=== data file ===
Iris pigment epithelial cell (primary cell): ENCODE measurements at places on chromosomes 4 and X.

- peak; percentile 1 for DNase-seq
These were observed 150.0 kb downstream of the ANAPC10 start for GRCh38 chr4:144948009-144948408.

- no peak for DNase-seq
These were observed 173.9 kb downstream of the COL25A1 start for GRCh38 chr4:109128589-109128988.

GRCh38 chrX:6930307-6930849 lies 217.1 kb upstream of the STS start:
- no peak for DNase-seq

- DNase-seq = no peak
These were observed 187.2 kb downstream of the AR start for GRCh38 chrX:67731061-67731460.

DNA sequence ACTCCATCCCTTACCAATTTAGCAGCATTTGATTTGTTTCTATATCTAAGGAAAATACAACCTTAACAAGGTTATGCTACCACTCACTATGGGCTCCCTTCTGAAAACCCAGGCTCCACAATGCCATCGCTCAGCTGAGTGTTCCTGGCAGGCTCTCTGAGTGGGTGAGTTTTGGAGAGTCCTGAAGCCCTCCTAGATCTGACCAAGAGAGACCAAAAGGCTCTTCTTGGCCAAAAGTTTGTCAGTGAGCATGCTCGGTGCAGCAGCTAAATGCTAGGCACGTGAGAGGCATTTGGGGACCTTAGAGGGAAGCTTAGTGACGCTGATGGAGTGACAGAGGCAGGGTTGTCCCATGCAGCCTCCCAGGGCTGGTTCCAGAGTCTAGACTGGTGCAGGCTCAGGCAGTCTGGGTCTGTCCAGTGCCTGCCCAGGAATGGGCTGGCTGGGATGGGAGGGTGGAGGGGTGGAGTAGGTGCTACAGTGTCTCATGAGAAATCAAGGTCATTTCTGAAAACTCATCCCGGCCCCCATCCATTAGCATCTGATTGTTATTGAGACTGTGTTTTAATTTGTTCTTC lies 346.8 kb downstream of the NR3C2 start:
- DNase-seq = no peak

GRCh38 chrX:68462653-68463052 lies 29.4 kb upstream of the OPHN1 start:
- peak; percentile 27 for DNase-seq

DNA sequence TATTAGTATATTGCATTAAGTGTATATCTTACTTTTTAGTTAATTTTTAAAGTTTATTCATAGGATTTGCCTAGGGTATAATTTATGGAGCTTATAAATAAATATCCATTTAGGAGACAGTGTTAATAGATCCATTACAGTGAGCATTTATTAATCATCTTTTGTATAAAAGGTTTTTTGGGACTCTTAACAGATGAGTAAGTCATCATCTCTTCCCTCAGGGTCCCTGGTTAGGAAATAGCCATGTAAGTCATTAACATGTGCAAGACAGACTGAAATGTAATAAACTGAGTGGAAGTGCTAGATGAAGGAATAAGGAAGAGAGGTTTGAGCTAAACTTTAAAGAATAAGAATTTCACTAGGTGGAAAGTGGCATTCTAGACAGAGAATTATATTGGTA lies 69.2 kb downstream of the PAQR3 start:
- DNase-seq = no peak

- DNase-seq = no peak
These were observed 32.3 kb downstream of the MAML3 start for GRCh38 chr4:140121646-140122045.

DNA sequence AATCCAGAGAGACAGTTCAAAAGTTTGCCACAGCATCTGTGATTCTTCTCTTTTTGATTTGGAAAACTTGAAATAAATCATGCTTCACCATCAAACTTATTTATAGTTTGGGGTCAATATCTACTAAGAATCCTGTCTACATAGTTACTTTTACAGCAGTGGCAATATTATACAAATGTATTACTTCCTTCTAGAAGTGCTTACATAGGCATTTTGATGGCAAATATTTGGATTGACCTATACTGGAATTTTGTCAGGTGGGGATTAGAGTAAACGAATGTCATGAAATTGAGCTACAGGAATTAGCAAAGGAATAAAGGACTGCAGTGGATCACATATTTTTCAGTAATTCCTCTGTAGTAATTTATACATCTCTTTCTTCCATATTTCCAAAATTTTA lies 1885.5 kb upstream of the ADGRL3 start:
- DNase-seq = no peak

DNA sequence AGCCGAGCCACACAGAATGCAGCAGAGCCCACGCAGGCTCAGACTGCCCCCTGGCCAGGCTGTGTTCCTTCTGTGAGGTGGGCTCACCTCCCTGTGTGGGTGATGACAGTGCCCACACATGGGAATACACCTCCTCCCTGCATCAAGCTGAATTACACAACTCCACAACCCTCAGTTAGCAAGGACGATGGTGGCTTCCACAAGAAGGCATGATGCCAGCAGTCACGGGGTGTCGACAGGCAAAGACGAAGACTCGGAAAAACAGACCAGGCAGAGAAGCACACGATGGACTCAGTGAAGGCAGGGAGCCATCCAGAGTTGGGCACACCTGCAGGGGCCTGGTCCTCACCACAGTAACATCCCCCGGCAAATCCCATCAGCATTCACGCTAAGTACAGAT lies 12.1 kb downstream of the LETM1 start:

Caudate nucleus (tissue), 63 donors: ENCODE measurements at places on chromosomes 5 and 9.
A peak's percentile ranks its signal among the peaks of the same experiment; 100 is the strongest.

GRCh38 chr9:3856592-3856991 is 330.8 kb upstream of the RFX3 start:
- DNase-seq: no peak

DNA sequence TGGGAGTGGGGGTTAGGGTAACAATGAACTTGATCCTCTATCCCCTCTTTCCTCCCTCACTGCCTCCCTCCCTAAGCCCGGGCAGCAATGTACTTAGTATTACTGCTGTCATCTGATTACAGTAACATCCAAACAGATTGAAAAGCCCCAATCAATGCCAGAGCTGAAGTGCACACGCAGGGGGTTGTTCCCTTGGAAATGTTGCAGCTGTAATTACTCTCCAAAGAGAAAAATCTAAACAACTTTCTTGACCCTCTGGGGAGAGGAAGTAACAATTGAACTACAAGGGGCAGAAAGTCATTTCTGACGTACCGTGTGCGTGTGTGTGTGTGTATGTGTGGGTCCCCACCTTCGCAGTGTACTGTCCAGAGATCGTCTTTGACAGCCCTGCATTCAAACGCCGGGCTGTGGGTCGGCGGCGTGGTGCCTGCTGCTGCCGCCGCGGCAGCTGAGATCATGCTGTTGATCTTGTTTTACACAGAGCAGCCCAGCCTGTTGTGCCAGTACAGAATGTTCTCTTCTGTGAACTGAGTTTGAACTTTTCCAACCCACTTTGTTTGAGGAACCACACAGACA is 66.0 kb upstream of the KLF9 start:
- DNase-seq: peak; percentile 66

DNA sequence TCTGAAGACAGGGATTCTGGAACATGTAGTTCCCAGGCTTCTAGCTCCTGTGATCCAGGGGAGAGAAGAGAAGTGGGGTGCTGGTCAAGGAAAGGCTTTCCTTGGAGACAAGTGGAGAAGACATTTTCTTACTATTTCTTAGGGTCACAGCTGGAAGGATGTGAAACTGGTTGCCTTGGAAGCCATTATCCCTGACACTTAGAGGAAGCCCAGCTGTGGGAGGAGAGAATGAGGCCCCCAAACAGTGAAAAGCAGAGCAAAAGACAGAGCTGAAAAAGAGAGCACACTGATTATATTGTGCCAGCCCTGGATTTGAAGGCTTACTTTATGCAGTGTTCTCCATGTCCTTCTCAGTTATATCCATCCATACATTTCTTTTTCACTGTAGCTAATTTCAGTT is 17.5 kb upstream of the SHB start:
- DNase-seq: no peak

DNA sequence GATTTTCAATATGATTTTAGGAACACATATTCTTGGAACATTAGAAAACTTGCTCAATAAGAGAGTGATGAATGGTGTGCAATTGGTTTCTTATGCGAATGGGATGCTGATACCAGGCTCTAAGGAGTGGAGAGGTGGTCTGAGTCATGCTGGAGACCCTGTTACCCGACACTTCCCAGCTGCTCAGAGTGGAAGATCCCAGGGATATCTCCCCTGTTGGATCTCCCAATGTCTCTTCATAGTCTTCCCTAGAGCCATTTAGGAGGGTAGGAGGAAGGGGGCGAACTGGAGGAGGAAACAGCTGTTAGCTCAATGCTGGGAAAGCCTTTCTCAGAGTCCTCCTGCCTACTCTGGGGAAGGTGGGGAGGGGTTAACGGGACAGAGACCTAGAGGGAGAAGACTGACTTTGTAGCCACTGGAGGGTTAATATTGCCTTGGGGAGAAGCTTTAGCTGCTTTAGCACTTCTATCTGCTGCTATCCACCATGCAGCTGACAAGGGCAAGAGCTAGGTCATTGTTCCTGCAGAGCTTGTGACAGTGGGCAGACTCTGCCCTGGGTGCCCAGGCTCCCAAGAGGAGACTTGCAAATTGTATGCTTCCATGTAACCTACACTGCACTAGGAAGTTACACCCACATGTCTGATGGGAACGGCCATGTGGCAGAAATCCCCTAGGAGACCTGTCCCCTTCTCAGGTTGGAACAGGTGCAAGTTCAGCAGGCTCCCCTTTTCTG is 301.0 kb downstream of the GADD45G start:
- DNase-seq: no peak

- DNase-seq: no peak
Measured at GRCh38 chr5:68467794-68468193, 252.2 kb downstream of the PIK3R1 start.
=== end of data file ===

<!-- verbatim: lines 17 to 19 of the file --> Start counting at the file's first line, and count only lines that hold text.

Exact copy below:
These were observed 32.3 kb downstream of the MAML3 start for GRCh38 chr4:140121646-140122045.

DNA sequence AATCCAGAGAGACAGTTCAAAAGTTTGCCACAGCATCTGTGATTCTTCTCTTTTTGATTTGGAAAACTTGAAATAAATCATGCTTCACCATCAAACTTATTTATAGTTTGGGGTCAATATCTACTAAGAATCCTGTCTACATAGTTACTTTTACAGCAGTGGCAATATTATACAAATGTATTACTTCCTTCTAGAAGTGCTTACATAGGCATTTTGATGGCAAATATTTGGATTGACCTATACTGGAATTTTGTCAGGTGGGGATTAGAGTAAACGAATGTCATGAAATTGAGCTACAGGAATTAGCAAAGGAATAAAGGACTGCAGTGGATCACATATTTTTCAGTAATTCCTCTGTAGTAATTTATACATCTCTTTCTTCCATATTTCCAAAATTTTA lies 1885.5 kb upstream of the ADGRL3 start:
- DNase-seq = no peak